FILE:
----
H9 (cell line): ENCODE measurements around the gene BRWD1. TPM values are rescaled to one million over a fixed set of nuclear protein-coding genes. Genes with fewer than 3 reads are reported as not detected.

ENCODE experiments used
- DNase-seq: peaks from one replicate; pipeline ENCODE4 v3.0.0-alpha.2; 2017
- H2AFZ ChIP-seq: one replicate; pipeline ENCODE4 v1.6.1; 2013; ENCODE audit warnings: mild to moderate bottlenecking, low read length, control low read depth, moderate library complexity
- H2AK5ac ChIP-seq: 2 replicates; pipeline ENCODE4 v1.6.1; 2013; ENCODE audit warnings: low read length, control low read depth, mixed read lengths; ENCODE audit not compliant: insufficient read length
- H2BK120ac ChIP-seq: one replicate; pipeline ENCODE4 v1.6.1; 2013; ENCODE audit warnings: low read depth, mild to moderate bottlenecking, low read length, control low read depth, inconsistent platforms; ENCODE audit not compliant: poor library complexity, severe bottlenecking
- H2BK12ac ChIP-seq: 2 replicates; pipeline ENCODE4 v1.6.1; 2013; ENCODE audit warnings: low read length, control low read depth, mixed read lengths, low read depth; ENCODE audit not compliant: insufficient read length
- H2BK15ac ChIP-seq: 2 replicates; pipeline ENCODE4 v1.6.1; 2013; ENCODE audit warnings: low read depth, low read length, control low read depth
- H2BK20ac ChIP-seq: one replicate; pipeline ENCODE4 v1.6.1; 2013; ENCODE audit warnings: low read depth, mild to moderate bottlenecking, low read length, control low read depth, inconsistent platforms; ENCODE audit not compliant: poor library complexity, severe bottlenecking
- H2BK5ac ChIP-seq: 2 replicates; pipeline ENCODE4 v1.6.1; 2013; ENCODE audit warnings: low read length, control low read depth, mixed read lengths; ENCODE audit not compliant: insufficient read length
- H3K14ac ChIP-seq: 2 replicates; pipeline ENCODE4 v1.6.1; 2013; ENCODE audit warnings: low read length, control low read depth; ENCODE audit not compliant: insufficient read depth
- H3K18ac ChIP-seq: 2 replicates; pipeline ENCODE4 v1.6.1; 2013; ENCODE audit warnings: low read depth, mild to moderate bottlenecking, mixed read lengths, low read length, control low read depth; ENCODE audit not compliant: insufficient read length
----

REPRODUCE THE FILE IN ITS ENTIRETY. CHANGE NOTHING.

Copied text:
H9 (cell line): ENCODE measurements around the gene BRWD1. TPM values are rescaled to one million over a fixed set of nuclear protein-coding genes. Genes with fewer than 3 reads are reported as not detected.

ENCODE experiments used
- DNase-seq: peaks from one replicate; pipeline ENCODE4 v3.0.0-alpha.2; 2017
- H2AFZ ChIP-seq: one replicate; pipeline ENCODE4 v1.6.1; 2013; ENCODE audit warnings: mild to moderate bottlenecking, low read length, control low read depth, moderate library complexity
- H2AK5ac ChIP-seq: 2 replicates; pipeline ENCODE4 v1.6.1; 2013; ENCODE audit warnings: low read length, control low read depth, mixed read lengths; ENCODE audit not compliant: insufficient read length
- H2BK120ac ChIP-seq: one replicate; pipeline ENCODE4 v1.6.1; 2013; ENCODE audit warnings: low read depth, mild to moderate bottlenecking, low read length, control low read depth, inconsistent platforms; ENCODE audit not compliant: poor library complexity, severe bottlenecking
- H2BK12ac ChIP-seq: 2 replicates; pipeline ENCODE4 v1.6.1; 2013; ENCODE audit warnings: low read length, control low read depth, mixed read lengths, low read depth; ENCODE audit not compliant: insufficient read length
- H2BK15ac ChIP-seq: 2 replicates; pipeline ENCODE4 v1.6.1; 2013; ENCODE audit warnings: low read depth, low read length, control low read depth
- H2BK20ac ChIP-seq: one replicate; pipeline ENCODE4 v1.6.1; 2013; ENCODE audit warnings: low read depth, mild to moderate bottlenecking, low read length, control low read depth, inconsistent platforms; ENCODE audit not compliant: poor library complexity, severe bottlenecking
- H2BK5ac ChIP-seq: 2 replicates; pipeline ENCODE4 v1.6.1; 2013; ENCODE audit warnings: low read length, control low read depth, mixed read lengths; ENCODE audit not compliant: insufficient read length
- H3K14ac ChIP-seq: 2 replicates; pipeline ENCODE4 v1.6.1; 2013; ENCODE audit warnings: low read length, control low read depth; ENCODE audit not compliant: insufficient read depth
- H3K18ac ChIP-seq: 2 replicates; pipeline ENCODE4 v1.6.1; 2013; ENCODE audit warnings: low read depth, mild to moderate bottlenecking, mixed read lengths, low read length, control low read depth; ENCODE audit not compliant: insufficient read length